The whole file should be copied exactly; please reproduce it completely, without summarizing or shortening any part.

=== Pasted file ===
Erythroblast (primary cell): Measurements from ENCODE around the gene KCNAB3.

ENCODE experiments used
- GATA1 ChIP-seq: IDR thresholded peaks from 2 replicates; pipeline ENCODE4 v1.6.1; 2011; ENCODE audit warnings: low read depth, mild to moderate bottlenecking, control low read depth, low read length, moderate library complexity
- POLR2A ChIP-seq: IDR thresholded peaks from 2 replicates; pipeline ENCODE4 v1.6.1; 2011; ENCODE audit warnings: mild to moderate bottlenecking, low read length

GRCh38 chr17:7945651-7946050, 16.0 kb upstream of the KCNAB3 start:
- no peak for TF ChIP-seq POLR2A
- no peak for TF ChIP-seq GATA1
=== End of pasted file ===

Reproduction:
Erythroblast (primary cell): Measurements from ENCODE around the gene KCNAB3.

ENCODE experiments used
- GATA1 ChIP-seq: IDR thresholded peaks from 2 replicates; pipeline ENCODE4 v1.6.1; 2011; ENCODE audit warnings: low read depth, mild to moderate bottlenecking, control low read depth, low read length, moderate library complexity
- POLR2A ChIP-seq: IDR thresholded peaks from 2 replicates; pipeline ENCODE4 v1.6.1; 2011; ENCODE audit warnings: mild to moderate bottlenecking, low read length

GRCh38 chr17:7945651-7946050, 16.0 kb upstream of the KCNAB3 start:
- no peak for TF ChIP-seq POLR2A
- no peak for TF ChIP-seq GATA1